Berserker - I respect your concern for our nation's security, but how useful is it to roust a tourist in Columbus, OH when our borders, until recently, have been wide open?

And it goes beyond security. Creeping totalitarianism is manifesting itself in so many other areas of American life. Whether it's photo radar, seat belt laws, bicycle helmet laws, hate crime laws, liberty has been sucker-punched by security. Not even the reddest of the red states, Utah, escapes, where three guys now find themselves facing Federal civil rights charges over a couple of bar fights three years ago (read about the Shaun Walker case over on Nikki's Nest for more info; while she puts a hard left spin on it, the facts themselves are essentially correct). And now, NewsMax on-line reports a couple of Jersey lawmakers want to ban the sale of Ann Coulter's new book because it "offends" them. BOO-HOO-HOO!

Don't forget - it was Benjamin Franklin who once said "Those who would exchange essential liberty for a bit of safety are deserving of neither."

Brian said...

Sounds to me like a vigilant law enforcement officer doing his job.

Had he searched you, that would have been a violation of your civil rights.

Asking you what you were doing and why you were doing it is no harm to you or your rights.

-Sepp said...

C'mon HM, nobody takes pictures of dumb ol buildings unless they have evil intentions. The cop was doing his job but, it reminded me of one night about 15 years ago when a friend and I were walking "suspiciously" down the AW trail at 2 am. A TPD cruiser stopped, the cops jumped out, threw us against the car and banged us off the hood, searched us, took personal info, ran us for warrants and made comments to provoke us. We came back clean of warrants and were told "we were lucky" and they "weren't going to take us to jail this time" and then drove away leaving us scratching our heads with a busted lip and a nosebleed to continue on our way. Our "crime"? Long hair and outside at a late hour. The more things change, the more they stay the same.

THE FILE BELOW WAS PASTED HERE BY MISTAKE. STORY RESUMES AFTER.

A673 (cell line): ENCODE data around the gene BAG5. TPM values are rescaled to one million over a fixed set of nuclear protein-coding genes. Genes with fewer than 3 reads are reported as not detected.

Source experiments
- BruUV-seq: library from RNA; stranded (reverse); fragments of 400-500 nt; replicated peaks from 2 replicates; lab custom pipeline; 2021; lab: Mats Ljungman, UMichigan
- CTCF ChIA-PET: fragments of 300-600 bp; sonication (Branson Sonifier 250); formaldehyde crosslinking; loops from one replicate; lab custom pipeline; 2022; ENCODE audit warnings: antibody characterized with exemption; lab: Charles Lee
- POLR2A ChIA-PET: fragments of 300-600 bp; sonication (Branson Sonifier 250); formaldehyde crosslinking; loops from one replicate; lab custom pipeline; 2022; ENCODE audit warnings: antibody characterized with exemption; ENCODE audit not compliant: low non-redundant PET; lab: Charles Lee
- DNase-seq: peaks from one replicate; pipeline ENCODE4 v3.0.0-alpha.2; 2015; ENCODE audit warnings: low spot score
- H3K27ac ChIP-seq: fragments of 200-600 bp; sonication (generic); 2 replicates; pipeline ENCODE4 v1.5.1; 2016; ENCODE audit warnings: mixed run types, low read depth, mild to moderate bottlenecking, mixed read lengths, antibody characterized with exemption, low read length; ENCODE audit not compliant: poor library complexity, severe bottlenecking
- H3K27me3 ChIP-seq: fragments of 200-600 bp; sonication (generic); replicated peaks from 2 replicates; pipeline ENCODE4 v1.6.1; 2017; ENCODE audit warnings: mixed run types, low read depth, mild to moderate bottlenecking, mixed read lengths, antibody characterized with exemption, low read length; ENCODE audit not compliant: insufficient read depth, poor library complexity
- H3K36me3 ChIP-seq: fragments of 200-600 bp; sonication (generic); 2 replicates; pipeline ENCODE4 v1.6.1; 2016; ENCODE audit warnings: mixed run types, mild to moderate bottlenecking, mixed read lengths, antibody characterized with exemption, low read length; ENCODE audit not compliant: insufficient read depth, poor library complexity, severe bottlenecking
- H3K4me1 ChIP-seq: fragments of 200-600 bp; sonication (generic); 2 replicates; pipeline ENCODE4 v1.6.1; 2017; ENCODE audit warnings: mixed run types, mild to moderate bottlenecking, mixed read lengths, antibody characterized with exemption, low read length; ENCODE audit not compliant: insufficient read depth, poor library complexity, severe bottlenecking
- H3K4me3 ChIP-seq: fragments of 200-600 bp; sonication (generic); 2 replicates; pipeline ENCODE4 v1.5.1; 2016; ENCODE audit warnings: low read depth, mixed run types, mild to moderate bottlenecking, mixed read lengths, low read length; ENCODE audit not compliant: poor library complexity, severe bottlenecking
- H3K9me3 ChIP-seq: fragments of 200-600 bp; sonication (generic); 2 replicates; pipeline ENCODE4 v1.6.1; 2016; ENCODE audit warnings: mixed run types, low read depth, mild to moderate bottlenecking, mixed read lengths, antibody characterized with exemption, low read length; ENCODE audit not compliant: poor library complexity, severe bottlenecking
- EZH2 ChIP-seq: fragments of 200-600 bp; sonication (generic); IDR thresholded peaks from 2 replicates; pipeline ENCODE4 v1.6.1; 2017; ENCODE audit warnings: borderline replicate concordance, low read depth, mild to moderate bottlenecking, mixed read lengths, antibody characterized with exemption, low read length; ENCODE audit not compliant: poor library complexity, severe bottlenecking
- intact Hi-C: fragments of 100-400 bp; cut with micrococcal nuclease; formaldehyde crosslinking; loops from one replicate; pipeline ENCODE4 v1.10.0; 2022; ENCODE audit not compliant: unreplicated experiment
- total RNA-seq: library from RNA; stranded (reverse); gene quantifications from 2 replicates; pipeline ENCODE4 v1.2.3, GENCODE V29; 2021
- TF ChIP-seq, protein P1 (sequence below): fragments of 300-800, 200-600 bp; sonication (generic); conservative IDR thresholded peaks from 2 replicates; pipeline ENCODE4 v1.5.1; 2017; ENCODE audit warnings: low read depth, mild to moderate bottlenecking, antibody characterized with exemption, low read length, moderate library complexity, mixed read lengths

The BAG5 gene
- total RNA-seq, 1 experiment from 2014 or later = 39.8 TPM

josh narins said...

While travelling in Israel, I was waiting for a bus, but I had a backpack and a peice of luggage with me.

I also had quite a good tan by that point, and had been keeping my hair "1" clipper short.

So, the security guy comes up to me, asks me something in Hebrew, and I say, reasonably politely, that "I'm sorry, I can't understand you."

He says something very like "No, it is OK, now I can hear your accent. It is OK."

To which I should have responded "Shibboleth"

liberal_dem said...

"However, we are at war and sometimes wars are inconvenient."

War? Do you mean that folly going on in Iraq?

Or do you mean that mis-named 'War on Terror?'

'Sometimes wars are inconvenient.' Yes, the deaths of those 2500 US military were 'inconvenient.' You know, undertakers, burial plots, wills, probate...

It is equally 'inconvenient' that hundreds of billions of tax-payer dollars has been tossed down that Iraqi black hole. Our decaying roads and bridges are 'inconvenient' as well as our national debt.

Yes, wars do bring inconvenience to the citizens whose leaders wander off the deep end.

McCaskey said...

The sense I got from reading Mike's post was that he was not so much irritated at the police officer, but the fact that the security landscape has changed so much that an individual can't even take pictures of a state building without attracting attention of law enforcement.
I have no idea where the line should be drawn nowadays. But if small freedoms we took for granted less than five years ago become more and more eroded, one has to wonder exactly which side is winning the war on terror.

Berserker said...


If you have to ask, then you wouldn't comprehend the answer. I hope you had fun with your irrational tirade.

Anchorage Activist

"Berserker - I respect your concern for our nation's security, but how useful is it to roust a tourist in Columbus, OH when our borders, until recently, have been wide open?

So you're saying that because the borders were "until recently, have been wide open" means that vigilance is useless? That a law enforcement officer can't ask some simple questions without someone crying about it on their blog?

Give me a break!

Cry babies!

Name withheld to protect the guilty said...

"So you're saying that because the borders were "until recently, have been wide open" means that vigilance is useless? That a law enforcement officer can't ask some simple questions without someone crying about it on their blog?"

Nobody's suggesting that vigilance is useless, but it seems that we're in great danger of moving beyond that. It's only a matter of time, I fear, before people walking down the street will hear the black-uniformed official behind them yell "Papers please!" Although probably not with the movie accent that comes out "papers pliss."

Anchorage Activist said...

Berserker - I guess you would characterize the Founding Fathers of the American Revolution as "crybabies" too for taking a stand against practices they disagreed with, too. There's a difference between vigilance and paranoia.